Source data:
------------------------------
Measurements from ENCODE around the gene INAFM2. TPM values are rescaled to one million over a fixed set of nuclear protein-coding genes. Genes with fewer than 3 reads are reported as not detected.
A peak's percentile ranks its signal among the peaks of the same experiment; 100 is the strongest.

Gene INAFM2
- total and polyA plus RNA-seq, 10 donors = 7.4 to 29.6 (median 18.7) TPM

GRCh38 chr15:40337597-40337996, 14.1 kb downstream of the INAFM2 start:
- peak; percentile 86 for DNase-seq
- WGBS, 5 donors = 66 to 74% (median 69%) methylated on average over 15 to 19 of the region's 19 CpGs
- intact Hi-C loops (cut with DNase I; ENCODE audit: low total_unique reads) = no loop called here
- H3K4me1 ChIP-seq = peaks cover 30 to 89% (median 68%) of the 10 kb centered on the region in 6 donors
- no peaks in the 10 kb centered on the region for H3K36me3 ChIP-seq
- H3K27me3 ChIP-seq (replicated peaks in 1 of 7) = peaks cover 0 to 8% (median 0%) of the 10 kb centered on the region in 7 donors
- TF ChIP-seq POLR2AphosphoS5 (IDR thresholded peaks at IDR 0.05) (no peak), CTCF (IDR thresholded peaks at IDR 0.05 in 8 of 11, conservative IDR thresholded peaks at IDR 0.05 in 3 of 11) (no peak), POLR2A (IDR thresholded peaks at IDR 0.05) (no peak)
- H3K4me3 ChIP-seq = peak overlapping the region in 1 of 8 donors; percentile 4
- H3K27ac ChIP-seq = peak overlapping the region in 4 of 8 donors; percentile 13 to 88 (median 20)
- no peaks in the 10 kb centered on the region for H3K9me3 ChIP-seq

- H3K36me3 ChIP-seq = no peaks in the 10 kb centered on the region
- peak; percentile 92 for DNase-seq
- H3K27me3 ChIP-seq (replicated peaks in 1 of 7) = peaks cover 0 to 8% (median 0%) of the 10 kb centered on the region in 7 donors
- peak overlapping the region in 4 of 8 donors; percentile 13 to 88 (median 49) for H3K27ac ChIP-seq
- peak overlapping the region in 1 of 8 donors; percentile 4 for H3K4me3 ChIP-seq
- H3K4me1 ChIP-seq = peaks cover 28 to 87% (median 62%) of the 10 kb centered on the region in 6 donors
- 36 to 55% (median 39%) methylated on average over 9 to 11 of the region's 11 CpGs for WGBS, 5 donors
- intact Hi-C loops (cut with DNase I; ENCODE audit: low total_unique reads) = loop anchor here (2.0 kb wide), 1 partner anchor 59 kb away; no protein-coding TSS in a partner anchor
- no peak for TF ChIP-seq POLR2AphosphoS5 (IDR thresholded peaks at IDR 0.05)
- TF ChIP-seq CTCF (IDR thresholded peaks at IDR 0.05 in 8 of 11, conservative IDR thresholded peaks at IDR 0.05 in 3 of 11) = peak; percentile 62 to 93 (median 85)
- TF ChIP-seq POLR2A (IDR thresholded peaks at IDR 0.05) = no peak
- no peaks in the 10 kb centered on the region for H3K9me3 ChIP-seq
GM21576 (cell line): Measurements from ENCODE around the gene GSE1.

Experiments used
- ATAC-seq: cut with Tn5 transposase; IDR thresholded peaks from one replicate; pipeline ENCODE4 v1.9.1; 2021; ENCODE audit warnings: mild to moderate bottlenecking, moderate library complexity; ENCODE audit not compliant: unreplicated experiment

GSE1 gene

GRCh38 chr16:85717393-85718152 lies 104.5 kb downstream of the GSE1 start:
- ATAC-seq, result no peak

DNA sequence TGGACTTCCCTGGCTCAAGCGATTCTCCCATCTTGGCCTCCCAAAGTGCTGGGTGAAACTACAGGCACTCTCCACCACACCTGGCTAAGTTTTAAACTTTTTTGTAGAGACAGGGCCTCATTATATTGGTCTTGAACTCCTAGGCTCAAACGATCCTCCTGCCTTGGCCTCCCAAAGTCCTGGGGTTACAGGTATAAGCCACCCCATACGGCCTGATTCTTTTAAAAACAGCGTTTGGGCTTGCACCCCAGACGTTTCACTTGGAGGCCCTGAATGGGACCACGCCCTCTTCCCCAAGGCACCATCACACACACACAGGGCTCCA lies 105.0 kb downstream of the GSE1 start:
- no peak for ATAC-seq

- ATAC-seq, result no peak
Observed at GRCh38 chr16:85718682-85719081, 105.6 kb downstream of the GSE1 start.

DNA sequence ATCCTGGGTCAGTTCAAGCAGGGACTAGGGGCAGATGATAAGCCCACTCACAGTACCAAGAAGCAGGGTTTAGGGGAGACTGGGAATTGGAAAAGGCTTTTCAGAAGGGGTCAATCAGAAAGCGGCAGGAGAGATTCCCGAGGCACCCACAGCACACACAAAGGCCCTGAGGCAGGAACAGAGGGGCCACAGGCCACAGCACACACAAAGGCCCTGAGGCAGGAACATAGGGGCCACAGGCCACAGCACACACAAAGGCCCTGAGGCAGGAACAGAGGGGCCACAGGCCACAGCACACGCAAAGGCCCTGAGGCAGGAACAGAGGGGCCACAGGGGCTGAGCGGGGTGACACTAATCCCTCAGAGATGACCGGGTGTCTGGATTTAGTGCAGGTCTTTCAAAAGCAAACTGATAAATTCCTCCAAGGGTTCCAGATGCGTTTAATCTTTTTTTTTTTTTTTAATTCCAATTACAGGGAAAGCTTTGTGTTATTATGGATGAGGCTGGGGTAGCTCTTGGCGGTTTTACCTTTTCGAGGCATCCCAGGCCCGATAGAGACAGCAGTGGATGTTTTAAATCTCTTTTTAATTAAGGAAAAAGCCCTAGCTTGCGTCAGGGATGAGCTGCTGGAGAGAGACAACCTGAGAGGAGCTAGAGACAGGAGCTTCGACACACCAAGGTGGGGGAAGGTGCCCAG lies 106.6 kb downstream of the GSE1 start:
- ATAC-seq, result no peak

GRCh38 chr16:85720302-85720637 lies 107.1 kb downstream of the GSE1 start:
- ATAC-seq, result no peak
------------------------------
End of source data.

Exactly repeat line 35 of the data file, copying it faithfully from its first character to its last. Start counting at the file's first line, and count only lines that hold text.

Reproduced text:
- no peak for ATAC-seq